slides_13_inferasymptotic

# Both converge in distribution to normal 01 under the

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Both converge in distribution to Normal 0,1 under the null, and they have exactly the sample local power function. 68

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An uncomfortable fact about large-sample inference is that there are many different statistics that are asymptotically equivalent in the sense that the have the same local power function. One could conceivably reject H 0 using one of the statistics but not the other. At a minimum, the asymptotic p -values will usually differ. Suppose with n 400 we obtain x ̄ .8. and so ̂ exp .8 .45. Rounding to two decimal places, 20 exp .8 .5 exp .8 .8 ≈ − 2.52 20 .8 log 2  .8 2.39 69
(Note that if the alternative is H 1 : .5 this is equivalent to H 1 : log 2 , which is why the signs are different.) So, the asymptotic p -values, gotten in both cases from the Normal 0,1 distribution, are different. (The one-sided p -values are about .0059 in the first case and about .0084 in the second case.) In practice, this has not been viewed as much of a problem, as there is often a “natural” way to compute the statistic. 70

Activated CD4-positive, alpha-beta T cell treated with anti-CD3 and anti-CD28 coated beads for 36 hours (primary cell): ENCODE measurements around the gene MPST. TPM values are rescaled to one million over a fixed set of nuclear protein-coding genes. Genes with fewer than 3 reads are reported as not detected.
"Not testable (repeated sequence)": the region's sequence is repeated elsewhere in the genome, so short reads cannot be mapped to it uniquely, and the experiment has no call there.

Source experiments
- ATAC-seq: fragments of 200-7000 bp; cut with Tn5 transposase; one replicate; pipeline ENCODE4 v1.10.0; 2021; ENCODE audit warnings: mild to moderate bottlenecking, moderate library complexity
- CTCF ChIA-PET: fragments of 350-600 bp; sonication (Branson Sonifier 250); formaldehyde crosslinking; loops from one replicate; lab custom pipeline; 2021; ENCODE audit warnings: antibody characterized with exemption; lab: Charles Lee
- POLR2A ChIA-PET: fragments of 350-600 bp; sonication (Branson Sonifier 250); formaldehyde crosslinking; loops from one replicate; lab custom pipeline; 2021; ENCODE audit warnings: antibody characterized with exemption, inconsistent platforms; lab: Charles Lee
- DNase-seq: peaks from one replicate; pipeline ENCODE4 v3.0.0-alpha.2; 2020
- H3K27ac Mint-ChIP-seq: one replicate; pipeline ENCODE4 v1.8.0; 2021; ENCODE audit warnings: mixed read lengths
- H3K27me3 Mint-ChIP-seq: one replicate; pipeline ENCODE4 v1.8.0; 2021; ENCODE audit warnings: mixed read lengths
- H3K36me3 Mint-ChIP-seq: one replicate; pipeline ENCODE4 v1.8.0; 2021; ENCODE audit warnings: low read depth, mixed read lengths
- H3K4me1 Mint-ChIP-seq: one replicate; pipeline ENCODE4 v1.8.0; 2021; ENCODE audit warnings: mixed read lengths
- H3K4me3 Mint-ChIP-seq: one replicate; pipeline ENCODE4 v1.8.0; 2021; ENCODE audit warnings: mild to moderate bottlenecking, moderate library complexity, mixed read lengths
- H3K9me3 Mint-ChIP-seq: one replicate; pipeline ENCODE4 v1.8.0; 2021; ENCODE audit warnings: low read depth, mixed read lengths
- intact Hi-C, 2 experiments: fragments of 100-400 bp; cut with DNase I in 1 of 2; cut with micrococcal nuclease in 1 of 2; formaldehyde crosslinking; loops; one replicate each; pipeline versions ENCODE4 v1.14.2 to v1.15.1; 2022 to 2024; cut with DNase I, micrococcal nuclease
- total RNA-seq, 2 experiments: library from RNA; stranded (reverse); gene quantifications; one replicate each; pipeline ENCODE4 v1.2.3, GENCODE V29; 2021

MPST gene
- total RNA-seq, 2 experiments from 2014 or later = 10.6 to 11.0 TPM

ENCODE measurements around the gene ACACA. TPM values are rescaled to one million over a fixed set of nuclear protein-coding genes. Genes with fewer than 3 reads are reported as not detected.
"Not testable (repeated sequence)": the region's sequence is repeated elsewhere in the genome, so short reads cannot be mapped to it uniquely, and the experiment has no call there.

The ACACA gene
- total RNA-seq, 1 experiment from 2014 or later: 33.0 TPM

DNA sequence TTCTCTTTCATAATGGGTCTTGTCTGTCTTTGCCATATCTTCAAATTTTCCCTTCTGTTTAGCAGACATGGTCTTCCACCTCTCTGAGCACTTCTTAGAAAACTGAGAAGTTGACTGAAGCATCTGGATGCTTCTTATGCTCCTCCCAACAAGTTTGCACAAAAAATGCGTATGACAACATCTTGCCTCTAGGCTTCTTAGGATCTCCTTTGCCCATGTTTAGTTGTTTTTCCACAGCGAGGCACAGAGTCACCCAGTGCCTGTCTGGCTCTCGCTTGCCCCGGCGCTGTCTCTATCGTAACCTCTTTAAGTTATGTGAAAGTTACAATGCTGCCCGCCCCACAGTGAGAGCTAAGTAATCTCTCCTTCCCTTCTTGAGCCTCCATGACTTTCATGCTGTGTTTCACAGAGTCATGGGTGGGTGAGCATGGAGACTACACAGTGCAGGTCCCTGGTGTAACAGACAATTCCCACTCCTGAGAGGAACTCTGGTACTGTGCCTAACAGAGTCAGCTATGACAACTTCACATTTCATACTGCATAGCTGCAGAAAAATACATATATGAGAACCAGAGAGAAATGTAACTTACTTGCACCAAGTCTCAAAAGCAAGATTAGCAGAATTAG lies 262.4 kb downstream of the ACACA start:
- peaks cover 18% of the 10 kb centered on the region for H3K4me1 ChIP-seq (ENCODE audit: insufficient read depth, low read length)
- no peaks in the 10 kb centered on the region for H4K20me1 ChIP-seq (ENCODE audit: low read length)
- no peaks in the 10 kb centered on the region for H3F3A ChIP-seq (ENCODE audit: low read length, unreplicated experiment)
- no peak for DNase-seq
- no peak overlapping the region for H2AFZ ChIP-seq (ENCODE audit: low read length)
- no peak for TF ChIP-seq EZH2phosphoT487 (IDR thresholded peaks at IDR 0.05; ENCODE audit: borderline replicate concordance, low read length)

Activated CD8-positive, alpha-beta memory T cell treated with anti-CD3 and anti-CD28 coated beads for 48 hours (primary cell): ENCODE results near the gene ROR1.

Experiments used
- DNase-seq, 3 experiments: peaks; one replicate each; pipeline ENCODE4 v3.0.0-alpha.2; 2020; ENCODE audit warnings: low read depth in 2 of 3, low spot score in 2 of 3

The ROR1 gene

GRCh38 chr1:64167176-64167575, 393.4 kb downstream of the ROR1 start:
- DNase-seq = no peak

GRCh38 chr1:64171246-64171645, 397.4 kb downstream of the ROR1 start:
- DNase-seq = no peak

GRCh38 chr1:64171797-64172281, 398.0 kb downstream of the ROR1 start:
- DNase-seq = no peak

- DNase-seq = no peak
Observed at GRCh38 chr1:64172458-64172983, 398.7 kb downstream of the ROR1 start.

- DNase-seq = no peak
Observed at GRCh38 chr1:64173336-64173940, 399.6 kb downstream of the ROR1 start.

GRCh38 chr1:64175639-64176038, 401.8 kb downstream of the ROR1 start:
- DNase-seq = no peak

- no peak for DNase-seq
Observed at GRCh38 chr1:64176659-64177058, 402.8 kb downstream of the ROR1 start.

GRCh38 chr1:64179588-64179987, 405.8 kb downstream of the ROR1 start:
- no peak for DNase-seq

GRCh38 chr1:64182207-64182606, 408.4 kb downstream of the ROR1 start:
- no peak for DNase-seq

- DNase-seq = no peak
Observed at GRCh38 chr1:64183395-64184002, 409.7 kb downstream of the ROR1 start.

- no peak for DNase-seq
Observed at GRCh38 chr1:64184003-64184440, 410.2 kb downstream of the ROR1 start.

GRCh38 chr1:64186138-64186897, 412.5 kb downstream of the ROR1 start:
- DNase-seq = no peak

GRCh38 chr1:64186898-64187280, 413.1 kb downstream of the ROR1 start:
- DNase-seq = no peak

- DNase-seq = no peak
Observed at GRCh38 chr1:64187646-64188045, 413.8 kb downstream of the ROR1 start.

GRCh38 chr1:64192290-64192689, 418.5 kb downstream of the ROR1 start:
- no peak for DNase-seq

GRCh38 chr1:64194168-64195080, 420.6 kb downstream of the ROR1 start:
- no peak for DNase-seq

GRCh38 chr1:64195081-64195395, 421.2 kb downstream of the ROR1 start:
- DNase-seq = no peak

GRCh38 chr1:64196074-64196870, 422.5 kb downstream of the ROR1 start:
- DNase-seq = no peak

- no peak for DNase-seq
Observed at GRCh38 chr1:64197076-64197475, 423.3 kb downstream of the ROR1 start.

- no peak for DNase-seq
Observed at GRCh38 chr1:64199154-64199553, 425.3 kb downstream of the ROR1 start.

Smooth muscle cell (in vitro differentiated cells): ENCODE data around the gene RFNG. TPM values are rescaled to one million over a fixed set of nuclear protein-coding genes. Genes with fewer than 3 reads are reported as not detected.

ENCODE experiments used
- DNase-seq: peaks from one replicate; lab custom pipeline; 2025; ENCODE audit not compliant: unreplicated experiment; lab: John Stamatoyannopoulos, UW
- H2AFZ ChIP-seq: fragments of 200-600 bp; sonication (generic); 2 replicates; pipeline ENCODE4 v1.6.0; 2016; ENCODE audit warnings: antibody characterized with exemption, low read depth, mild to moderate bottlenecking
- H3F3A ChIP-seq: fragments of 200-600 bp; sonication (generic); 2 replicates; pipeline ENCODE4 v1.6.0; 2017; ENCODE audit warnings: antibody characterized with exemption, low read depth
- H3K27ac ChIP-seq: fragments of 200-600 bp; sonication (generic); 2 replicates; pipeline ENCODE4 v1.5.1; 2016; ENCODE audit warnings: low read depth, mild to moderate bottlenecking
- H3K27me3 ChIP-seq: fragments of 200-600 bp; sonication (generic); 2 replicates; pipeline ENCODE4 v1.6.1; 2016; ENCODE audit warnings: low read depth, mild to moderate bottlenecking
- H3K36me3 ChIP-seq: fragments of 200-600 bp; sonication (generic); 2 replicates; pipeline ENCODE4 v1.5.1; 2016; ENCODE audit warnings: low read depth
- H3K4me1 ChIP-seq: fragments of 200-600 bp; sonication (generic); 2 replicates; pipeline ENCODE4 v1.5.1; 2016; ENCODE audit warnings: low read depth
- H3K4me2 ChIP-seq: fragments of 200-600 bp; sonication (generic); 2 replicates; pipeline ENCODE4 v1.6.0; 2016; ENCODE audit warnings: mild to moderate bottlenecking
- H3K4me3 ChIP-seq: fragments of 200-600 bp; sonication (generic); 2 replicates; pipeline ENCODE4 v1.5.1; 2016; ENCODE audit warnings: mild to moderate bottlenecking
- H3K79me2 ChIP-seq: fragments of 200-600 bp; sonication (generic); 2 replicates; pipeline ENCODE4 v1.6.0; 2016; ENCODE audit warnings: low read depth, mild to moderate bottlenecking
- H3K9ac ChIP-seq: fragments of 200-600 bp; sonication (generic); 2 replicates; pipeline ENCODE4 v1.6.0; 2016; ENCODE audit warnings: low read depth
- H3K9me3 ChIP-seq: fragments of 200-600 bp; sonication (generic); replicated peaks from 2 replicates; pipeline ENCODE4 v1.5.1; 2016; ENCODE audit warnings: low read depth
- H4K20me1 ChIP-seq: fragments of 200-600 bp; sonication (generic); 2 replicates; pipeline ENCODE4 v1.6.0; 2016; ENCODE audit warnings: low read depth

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The key to testing a single hypothesis using asymptotic methods is to just remember the general formula for a t statistic. If is a parameter and n ̂ d Normal 0, 2  , so that 2 is the asymptotic variance of n ̂ (which depends on the parameter vector ), then the asymptotic standard error of ̂ is se ̂ 2 ̂ n ̂ n 71
The asymptotic t statistic for testing H 0 : 0 is ̂ 0 se ̂ n ̂ 0 ̂ , and this has a limiting standard normal distribution under H 0 . Local power analysis can also be carried out. 72

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Testing Multiple Restrictions Let be a p 1 vector in the open set Θ p , and let c : Θ q be a continuously differentiable function. Assume the q p restrictions to be tested are H 0 : c 0 For example, suppose p 3 and we want to test H 0 : 1 2 1, 3 0 so there are q 2 restrictions. Then c c 1 c 2 1 2 1 3 73
Given n ̂ n n d Normal 0 , V we use the delta method to obtain the asymptotic variance of n c ̂ n under the null hypothesis c 0 : Avar n c ̂ n  C VC and the Wald test statistic is n c ̂ n C ̂ n VC ̂ n 1 n c ̂ n c ̂ n C ̂ n VC ̂ n / n 1 c ̂ n 74
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